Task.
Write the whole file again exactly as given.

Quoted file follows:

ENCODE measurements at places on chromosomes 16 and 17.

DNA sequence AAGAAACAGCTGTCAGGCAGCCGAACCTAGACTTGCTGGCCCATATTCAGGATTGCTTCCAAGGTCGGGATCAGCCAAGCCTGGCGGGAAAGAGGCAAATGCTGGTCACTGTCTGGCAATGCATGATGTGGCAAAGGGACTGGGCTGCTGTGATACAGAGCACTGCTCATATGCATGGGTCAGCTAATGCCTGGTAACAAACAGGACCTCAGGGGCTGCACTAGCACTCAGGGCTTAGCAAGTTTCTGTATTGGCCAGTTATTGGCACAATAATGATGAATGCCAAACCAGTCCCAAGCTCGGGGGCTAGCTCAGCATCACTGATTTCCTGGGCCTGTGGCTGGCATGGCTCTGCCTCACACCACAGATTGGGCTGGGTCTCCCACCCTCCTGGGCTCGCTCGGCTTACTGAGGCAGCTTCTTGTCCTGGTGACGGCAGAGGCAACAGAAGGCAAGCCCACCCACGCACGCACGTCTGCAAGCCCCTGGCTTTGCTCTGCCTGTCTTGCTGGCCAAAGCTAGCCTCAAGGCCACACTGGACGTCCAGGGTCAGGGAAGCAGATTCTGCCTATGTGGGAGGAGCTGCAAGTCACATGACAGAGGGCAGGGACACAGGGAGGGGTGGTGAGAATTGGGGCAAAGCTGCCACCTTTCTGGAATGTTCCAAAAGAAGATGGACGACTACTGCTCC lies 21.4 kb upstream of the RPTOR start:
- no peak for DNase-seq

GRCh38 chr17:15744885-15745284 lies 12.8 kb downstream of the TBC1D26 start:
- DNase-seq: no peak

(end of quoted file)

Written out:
ENCODE measurements at places on chromosomes 16 and 17.

DNA sequence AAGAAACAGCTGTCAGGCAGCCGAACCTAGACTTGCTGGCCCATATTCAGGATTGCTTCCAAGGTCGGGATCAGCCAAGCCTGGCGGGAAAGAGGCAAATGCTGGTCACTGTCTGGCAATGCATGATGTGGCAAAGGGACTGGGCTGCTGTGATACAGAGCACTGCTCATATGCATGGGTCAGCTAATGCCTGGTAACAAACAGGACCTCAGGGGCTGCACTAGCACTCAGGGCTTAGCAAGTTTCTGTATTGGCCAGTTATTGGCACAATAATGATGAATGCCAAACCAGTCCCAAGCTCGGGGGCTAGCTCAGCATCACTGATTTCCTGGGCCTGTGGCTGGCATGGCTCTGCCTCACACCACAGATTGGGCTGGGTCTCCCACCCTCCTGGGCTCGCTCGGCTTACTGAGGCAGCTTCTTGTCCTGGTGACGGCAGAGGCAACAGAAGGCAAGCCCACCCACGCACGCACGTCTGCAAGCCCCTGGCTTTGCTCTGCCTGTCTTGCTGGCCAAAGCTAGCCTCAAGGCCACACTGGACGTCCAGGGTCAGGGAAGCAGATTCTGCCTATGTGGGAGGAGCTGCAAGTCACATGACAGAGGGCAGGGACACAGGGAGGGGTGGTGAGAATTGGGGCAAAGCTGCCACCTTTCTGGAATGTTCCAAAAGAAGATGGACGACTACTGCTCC lies 21.4 kb upstream of the RPTOR start:
- no peak for DNase-seq

GRCh38 chr17:15744885-15745284 lies 12.8 kb downstream of the TBC1D26 start:
- DNase-seq: no peak